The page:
Are you ready for the experience of a lifetime on your own boat? For many boaters, cruising America’s Great Loop is the ultimate adventure. And, each year the number of “Loopers” grows. They follow the trail of red and green markers to remarkable places where they’re steeped in our country’s history, introduced to new people, and presented with stunning and ever-changing vistas and sunsets. If that’s what you’re looking for, then it’s all hands on deck!
What is the Great Loop?
The Great Loop is 5,000 – 6,000 miles of waterways that allow boaters to circumnavigate the eastern U.S., and part of Canada. The route includes the Atlantic Intracoastal Waterway, the New York State Canals, the Canadian Canals, the Great Lakes, the inland rivers, and the Gulf of Mexico. You can even chart your own course. There are several points on the route where you have the option to choose waterways.
Now, circumnavigating the eastern half of the U.S. and Canada at the wheel of our own craft is no small endeavor. That’s why the gang at Snag-A-Slip recommends you do your homework ahead of time by taking a look at America’s Great Loop Cruisers’ Association’s Public Interactive Map.
You’ll be able to easily and quickly see all your options laid out for you.
That being said, if you choose the primary waterways on the basic route, here’s what’s on your horizon:
Starting on the East Coast, the Atlantic Intracoastal Waterway (ICW) runs from Miami, FL, to Norfolk, VA, where a turn to port takes you up the Chesapeake Bay and across to the Delaware Bay, then down to Cape May, NJ, on the Atlantic Coast. From there you’ll head north up the coast to the celebrated New York Harbor and the Hudson River, then north until it ends at a junction at Troy, NY. There you’ll choose to either go west on the Erie Canal or north to Lake Champlain. Both routes will lead you to Lake Ontario and Canada’s Trent-Severn Waterway that flows into Georgian Bay and North Channel of Lake Huron.
From there your course will take you south on Lake Michigan which leads to Chicago and the Illinois, Mississippi, Ohio, and Tennessee Rivers to the Tennessee-Tombigbee Waterway that flows into Mobile Bay and the Gulf of Mexico.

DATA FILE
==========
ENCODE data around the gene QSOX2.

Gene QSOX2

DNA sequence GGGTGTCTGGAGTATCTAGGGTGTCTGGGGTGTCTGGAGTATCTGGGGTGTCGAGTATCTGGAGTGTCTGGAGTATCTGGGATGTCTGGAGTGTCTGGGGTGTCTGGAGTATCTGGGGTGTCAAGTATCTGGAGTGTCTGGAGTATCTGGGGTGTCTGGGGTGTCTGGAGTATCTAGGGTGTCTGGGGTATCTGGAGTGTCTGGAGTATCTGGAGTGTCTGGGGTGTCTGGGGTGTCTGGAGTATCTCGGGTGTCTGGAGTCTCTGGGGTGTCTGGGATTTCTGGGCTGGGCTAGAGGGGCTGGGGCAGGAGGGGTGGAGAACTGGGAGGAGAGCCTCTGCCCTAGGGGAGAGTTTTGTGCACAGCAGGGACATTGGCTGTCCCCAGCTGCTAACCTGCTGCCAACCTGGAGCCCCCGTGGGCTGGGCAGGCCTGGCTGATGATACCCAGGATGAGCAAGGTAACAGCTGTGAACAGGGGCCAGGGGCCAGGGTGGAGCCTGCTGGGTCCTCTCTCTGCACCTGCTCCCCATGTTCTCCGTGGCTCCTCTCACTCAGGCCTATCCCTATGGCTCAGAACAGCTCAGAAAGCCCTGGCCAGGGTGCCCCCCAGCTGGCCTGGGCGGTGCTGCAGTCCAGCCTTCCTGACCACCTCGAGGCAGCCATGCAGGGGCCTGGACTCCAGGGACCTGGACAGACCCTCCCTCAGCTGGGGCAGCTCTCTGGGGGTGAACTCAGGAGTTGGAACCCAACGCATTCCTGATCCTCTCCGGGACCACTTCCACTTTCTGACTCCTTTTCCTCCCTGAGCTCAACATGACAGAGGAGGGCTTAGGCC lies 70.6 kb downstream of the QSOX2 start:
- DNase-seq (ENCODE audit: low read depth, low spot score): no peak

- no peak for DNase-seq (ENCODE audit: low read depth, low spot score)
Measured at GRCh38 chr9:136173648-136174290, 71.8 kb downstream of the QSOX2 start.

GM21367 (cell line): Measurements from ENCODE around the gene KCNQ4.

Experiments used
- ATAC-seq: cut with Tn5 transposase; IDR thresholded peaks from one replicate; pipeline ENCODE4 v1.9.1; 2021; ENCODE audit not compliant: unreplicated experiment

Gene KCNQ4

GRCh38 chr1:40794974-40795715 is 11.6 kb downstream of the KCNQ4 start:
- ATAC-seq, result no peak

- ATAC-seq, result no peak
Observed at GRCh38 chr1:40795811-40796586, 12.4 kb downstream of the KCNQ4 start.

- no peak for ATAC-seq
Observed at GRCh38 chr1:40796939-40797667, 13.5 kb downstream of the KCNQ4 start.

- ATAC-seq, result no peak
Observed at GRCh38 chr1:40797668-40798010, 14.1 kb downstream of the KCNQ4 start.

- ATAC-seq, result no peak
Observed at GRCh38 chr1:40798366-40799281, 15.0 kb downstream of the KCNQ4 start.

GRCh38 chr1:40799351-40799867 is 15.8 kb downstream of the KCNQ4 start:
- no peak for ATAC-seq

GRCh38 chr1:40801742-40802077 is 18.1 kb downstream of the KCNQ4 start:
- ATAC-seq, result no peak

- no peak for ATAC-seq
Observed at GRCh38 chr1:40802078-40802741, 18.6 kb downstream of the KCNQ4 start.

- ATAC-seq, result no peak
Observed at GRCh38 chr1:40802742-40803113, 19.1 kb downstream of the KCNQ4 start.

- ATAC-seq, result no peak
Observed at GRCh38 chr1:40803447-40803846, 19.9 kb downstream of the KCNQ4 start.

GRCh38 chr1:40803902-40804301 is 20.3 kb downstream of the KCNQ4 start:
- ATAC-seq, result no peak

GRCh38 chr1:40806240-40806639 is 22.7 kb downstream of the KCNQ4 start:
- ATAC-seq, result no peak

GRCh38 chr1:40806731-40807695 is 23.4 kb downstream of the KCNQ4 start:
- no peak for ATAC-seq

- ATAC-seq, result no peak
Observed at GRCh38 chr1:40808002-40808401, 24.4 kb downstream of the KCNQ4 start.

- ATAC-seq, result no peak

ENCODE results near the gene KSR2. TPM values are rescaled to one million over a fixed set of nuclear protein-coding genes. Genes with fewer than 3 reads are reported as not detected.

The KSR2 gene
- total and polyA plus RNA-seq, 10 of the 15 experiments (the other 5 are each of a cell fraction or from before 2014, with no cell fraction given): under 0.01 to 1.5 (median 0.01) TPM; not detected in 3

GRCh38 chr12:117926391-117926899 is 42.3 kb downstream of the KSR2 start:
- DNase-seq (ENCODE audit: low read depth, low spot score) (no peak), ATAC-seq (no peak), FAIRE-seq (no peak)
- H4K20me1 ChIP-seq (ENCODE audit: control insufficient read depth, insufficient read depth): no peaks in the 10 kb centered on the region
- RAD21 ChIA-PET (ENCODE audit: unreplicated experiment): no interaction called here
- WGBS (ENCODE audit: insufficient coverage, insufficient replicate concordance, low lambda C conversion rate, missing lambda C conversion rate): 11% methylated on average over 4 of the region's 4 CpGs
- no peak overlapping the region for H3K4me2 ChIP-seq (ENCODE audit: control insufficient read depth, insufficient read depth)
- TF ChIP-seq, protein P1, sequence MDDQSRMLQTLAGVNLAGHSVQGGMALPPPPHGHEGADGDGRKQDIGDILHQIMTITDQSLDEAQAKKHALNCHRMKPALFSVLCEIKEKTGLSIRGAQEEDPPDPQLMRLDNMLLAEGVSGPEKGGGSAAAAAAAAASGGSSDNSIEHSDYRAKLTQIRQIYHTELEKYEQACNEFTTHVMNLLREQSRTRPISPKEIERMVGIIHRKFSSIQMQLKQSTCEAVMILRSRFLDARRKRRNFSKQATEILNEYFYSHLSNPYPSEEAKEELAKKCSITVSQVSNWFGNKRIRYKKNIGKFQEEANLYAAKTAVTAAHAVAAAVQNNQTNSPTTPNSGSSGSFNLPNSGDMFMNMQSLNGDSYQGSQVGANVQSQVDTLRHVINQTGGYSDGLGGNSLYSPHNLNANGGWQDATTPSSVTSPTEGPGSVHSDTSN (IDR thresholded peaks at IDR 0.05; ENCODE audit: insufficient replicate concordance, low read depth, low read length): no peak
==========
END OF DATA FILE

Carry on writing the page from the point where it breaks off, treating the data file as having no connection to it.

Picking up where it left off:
That’s where the loop will follow the Gulf coast of the Florida Panhandle to Southwest Florida. From there you can choose to cross the state on the Okeechobee Waterway, or continue south to the Florida Keys and down and around the southern tip of the state, which brings you back on the ICW at Miami. You’ve completed the Loop when you cross your wake where you began. When you do, you can proudly wear the name Looper.
How long will it take to complete the loop?
Well, Captain, that’s entirely up to you and your crew. Most folks tell us they went too fast during the first two months of their trip, finding they wanted to slow down and enjoy every port. What you’ll find is that pacing your cruise and knowing how long to stay in any one place is something you discover as you’re underway. However, the “average” time, based on 8 or 9 knots or 50 miles per day, can take anywhere from 9 month to a year to complete.
For plain sailing, most Loopers time their departure so they’ll
be in northern waters in the summer and southern waters in the winter.
If you’re not ready to dedicate a solid block of time, that’s not a problem. Some Loopers plan their trip so they’re aboard for the summer months then store their boat until the next season, picking up where they left off. Others take breaks whenever the wind moves them, returning home for the holidays or for family events.
Whether you run a tight ship or prefer to let the winds and your whims take you, there’s a loop just for you.